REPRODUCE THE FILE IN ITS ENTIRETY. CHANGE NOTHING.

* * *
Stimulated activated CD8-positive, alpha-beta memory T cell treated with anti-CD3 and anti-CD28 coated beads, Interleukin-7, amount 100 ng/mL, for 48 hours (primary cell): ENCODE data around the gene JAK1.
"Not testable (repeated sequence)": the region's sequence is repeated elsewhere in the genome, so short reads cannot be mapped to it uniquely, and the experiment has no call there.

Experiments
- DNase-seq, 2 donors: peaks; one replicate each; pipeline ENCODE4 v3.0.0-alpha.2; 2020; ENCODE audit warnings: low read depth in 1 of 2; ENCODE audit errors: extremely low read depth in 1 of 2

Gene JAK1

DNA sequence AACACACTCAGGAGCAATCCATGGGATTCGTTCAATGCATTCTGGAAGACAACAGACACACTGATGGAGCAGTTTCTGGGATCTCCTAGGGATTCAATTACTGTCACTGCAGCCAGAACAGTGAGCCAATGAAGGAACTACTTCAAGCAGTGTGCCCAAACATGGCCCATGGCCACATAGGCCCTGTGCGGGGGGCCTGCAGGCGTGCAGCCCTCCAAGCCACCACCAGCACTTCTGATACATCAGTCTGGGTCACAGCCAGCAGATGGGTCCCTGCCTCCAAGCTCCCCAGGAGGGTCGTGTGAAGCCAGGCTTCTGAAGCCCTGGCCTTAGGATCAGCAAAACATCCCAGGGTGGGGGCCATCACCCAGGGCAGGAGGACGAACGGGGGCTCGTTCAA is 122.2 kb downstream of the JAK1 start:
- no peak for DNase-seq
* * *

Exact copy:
Stimulated activated CD8-positive, alpha-beta memory T cell treated with anti-CD3 and anti-CD28 coated beads, Interleukin-7, amount 100 ng/mL, for 48 hours (primary cell): ENCODE data around the gene JAK1.
"Not testable (repeated sequence)": the region's sequence is repeated elsewhere in the genome, so short reads cannot be mapped to it uniquely, and the experiment has no call there.

Experiments
- DNase-seq, 2 donors: peaks; one replicate each; pipeline ENCODE4 v3.0.0-alpha.2; 2020; ENCODE audit warnings: low read depth in 1 of 2; ENCODE audit errors: extremely low read depth in 1 of 2

Gene JAK1

DNA sequence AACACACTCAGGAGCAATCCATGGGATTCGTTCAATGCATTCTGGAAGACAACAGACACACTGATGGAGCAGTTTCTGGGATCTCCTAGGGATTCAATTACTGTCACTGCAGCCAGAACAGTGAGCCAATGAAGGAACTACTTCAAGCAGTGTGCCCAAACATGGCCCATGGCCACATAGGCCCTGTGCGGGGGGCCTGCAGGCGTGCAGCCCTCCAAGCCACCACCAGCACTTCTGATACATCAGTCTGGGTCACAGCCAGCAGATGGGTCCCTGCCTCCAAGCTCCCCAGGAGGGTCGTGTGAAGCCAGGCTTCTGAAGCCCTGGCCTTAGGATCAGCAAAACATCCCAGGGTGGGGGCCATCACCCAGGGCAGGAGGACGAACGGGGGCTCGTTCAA is 122.2 kb downstream of the JAK1 start:
- no peak for DNase-seq